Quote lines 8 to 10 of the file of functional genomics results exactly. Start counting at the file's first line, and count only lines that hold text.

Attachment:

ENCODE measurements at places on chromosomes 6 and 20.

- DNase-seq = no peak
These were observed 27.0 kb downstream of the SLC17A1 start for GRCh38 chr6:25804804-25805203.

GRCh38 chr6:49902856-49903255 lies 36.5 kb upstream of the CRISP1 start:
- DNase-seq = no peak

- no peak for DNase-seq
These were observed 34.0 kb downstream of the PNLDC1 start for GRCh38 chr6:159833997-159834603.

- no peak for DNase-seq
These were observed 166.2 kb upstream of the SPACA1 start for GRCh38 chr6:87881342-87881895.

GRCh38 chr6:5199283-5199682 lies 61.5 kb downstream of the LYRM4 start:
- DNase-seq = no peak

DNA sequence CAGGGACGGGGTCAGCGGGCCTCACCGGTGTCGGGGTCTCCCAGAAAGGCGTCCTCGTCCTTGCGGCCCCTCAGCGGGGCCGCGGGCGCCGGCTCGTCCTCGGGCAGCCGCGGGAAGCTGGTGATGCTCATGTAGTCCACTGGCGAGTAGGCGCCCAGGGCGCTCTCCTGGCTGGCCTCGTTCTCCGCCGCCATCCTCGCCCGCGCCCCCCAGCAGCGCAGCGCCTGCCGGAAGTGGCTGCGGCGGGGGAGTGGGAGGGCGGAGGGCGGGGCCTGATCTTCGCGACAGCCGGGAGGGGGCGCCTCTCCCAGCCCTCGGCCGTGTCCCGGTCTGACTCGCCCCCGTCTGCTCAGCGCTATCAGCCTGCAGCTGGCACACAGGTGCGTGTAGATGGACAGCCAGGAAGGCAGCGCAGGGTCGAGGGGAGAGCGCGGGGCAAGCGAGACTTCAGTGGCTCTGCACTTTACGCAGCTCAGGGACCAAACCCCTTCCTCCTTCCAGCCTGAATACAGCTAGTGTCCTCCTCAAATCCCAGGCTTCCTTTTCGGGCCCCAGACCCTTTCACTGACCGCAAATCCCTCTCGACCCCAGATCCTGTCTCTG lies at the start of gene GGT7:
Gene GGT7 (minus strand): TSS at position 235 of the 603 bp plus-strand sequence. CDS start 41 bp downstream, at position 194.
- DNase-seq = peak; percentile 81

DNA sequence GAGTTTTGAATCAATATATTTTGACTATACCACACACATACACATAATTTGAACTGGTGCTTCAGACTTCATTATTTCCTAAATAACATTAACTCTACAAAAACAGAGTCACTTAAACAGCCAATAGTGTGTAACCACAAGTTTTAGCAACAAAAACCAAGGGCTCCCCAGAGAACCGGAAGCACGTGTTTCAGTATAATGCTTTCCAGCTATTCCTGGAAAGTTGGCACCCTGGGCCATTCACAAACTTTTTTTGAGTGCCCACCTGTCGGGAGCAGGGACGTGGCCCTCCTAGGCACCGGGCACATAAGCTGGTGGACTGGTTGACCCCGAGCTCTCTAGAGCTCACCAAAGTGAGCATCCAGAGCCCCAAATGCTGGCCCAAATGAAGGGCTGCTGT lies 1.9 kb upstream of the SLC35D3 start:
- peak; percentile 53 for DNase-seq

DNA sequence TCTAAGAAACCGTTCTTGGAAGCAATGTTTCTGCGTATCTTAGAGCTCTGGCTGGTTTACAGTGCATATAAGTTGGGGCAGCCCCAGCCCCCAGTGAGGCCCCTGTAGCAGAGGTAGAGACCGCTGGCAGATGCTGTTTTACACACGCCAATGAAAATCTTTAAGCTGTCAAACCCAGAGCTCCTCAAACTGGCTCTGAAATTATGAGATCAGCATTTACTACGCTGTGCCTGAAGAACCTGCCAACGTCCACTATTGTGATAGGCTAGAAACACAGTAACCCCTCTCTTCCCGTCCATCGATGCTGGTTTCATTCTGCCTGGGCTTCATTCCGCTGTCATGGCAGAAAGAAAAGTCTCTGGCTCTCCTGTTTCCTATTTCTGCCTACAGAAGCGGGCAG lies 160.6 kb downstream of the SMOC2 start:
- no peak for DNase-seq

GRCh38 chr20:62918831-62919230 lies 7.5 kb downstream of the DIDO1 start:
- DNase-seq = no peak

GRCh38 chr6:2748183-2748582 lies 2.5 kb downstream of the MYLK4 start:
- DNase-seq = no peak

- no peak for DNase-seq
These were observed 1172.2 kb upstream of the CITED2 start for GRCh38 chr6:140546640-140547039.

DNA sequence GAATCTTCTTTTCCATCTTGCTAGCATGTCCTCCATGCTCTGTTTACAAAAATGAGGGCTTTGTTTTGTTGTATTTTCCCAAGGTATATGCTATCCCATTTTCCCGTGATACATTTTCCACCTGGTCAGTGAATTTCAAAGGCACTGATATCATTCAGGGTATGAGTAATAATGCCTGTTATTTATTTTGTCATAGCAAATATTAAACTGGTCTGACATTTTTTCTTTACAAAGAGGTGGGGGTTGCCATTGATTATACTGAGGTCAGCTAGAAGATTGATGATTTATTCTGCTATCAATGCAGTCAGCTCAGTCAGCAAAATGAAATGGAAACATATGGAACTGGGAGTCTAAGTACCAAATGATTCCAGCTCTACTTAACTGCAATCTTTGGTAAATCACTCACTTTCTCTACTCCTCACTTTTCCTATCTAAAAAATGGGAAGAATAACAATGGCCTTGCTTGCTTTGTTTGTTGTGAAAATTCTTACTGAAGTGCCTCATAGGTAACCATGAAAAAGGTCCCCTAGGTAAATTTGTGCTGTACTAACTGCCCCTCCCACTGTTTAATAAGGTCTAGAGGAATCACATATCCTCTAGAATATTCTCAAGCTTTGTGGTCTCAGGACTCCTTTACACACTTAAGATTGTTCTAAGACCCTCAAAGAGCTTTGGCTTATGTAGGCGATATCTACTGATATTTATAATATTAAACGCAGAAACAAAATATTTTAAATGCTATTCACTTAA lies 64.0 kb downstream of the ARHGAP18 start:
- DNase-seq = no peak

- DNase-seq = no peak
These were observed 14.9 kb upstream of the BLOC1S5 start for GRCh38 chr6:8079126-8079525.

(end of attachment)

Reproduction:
- no peak for DNase-seq
These were observed 166.2 kb upstream of the SPACA1 start for GRCh38 chr6:87881342-87881895.

GRCh38 chr6:5199283-5199682 lies 61.5 kb downstream of the LYRM4 start: